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Housing Inventory Experiences Growth

July’s housing inventory grew for the third consecutive month, rising by a record 30.7% year-over-year, according to Realtor.com’s Monthly Housing Trends Report.

While the month saw buyers have more options, it is still a seller’s market with list prices near all-time highs and homes selling quicker than pre-COVID. 

Realtor.com reported the total inventory of unsold homes, including pending listings, increased by 3.5% annually due to declining pending inventory. The number of unsold homes, however, increased for the first time since September 2019. 

Although the number of newly-listed homes fell 2.8% annually, the median list price grew by 16.6% in July. Data from Realtor.com found active listings in July were 15.7% below 2020 and 45.4% lower than the 2017-2019 average. 

Inventory of for-sale homes increased across the 50 largest metros by 41% in July. The number of homes for sale in the Northeast grew 3.7% annually and metros in the western U.S. saw a 72% year-over-year increase. 

The South reported an increase of 55.1% and the Midwest saw inventory grow by 11.7%. 

However, the South was the only region with metros that reported an increase in newly-listed homes at 3.7%. The Northeast (-14.3%), Midwestern (-11%), and the West (-4.6%) all reported declines in new listings compared to last year. 

Phoenix reported the largest increase in inventory, recording a 158.7% annual rise. Austin was a close second with a reported 154.5% growth.

Inventory fell annually in five markets: Hartford, Connecticut (-17.3%); Chicago (-8.2%); Virginia Beach, Virginia (-6.7%); Rochester, New York (-5.8%); and Milwaukee (-5.7%).  

Thirteen of the 50 largest metros also reported newly-listed homes rising year-over-year in July, which is down from 25 in June. Las Vegas had the highest increase of 37.6%, and was followed by Nashville at 37.1%.

While housing inventory is moving in the right direction across the U.S., are consumers feeling it is a good time to buy?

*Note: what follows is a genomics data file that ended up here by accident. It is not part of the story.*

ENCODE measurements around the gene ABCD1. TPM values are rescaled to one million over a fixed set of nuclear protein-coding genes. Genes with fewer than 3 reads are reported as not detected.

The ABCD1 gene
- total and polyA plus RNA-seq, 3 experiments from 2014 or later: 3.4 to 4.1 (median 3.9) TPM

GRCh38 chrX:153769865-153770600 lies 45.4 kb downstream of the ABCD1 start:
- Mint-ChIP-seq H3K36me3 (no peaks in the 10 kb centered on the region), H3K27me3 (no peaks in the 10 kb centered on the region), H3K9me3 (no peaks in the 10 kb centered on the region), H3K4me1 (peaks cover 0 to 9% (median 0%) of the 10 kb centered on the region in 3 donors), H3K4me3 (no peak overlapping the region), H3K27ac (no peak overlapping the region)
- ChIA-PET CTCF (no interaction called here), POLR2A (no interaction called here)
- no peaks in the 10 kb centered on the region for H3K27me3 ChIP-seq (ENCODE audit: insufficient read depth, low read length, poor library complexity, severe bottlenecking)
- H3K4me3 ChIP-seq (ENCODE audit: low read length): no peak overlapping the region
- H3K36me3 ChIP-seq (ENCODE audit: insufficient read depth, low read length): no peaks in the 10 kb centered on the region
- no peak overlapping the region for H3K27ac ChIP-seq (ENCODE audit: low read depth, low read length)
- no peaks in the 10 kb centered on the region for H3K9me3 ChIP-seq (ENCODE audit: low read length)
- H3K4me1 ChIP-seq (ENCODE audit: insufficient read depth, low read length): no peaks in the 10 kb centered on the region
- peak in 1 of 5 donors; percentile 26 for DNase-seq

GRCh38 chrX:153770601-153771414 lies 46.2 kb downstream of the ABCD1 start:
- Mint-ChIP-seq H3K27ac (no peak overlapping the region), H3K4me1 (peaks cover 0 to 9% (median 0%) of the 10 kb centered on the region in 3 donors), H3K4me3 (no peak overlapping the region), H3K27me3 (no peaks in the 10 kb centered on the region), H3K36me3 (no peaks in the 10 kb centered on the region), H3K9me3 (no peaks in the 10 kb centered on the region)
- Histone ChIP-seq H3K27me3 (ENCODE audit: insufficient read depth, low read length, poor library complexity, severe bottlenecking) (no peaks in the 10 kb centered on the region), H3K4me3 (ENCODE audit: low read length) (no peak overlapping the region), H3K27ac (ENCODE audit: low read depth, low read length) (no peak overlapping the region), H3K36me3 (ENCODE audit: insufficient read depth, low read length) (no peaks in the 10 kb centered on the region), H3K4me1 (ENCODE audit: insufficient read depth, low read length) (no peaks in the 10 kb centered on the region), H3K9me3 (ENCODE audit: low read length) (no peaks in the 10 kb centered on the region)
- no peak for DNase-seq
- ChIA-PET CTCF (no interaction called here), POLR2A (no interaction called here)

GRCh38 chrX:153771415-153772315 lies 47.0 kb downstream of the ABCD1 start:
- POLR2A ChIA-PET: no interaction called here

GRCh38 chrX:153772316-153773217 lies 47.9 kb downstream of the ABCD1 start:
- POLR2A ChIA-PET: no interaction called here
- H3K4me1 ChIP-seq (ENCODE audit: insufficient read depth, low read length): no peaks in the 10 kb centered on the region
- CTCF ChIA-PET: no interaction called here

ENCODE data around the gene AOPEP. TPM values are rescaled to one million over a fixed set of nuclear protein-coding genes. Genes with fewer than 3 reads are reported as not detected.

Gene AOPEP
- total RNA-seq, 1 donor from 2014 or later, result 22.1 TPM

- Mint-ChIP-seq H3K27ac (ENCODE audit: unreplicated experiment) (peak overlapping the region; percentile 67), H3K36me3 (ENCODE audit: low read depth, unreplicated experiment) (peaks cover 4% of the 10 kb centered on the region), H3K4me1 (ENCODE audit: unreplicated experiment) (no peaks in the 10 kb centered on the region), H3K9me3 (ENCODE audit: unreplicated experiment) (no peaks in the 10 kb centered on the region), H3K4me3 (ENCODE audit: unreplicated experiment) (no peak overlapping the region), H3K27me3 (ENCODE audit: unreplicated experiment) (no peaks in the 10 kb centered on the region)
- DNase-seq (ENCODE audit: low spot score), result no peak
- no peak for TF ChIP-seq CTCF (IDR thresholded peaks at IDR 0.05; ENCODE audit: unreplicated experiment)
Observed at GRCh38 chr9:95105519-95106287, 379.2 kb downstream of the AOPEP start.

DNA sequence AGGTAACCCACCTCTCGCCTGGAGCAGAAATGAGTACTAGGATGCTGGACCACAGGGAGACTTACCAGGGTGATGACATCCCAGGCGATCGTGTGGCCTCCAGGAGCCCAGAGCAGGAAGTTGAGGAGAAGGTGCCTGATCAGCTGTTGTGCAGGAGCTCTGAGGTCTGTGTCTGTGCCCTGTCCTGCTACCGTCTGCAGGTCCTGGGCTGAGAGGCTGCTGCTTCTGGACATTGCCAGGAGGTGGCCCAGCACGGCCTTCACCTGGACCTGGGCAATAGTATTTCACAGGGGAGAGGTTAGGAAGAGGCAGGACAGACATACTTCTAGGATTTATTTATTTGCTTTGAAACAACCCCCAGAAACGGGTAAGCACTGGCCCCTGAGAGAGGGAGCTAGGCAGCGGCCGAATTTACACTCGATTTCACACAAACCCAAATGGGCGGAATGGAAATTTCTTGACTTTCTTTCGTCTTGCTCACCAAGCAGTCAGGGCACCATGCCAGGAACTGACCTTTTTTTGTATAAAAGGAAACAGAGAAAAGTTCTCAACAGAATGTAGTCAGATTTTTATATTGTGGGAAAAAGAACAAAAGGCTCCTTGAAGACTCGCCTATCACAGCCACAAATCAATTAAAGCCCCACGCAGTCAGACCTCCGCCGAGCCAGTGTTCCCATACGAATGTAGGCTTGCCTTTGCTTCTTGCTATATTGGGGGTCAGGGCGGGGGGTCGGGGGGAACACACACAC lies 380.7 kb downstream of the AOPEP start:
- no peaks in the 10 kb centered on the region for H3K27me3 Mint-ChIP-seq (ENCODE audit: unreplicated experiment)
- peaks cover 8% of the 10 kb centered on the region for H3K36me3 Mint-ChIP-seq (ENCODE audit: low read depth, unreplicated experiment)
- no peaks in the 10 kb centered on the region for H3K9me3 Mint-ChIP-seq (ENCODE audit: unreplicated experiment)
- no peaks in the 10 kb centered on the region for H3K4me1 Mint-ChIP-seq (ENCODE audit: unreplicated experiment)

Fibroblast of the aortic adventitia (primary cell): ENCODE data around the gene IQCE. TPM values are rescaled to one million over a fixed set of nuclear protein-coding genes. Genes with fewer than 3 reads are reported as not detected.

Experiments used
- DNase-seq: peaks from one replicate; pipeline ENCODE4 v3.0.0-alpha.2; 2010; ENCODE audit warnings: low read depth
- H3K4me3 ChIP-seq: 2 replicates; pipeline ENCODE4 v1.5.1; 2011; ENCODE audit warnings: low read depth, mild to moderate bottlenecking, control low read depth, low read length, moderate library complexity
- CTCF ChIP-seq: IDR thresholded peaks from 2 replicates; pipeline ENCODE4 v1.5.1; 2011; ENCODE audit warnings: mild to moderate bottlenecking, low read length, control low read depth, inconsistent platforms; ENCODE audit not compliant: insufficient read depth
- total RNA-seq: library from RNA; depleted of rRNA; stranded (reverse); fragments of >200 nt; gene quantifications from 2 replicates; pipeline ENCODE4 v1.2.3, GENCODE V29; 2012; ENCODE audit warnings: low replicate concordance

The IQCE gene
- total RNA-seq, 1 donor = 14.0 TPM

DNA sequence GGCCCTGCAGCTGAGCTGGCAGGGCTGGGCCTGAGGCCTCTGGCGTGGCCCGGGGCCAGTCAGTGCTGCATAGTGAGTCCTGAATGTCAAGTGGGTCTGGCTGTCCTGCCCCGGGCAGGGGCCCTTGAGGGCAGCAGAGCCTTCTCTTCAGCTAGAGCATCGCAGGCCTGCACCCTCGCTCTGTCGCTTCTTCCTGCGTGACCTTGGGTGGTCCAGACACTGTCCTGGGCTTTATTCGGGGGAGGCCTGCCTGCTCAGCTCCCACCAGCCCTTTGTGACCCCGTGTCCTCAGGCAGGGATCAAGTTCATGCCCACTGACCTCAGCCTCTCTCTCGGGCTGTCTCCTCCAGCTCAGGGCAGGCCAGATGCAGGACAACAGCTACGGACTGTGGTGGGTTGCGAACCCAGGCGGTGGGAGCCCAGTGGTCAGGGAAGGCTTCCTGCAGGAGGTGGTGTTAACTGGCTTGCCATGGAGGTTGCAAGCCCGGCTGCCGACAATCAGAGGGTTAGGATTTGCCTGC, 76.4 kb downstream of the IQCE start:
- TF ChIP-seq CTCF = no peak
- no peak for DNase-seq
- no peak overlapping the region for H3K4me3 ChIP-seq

Fannie Mae’s latest Home Purchase Sentiment Index (HPSI) fell two points in June to 62.8 -- its second-lowest reading in a decade. The HPSI found consumers expressed pessimism about homebuying conditions, with just 17% reporting that now was a “good time to buy.”

“With home price growth slowing, and projected to slow further, we believe consumer reaction to current housing conditions is likely to be increasingly mixed: Some homeowners may opt to list their homes sooner to take advantage of perceived high prices, while some potential homebuyers may choose to postpone their purchase decision believing that home prices may drop,” said Doug Duncan, Fannie Mae SVP and Chief Economist. “Overall, this month’s HPSI results appear to confirm our forecast for moderating home sales over the coming year.” 

However, for the first time in weeks, mortgage rates are falling, as Freddie Mac reported in its latest Primary Mortgage Market Survey (PMMS) that the 30-year fixed-rate mortgage fell to a four-month low, dropping to 4.99% as of August 4, down 31 basis points from the previous week’s reading of 5.30%. 

About Author: Mike Albanese

Mike Albanese is a reporter for DS News and MReport. He is a University of Alabama graduate with a degree in journalism and a minor in communications. He has worked for publications—both print and online—covering numerous beats. A Connecticut native, Albanese currently resides in Lewisville.
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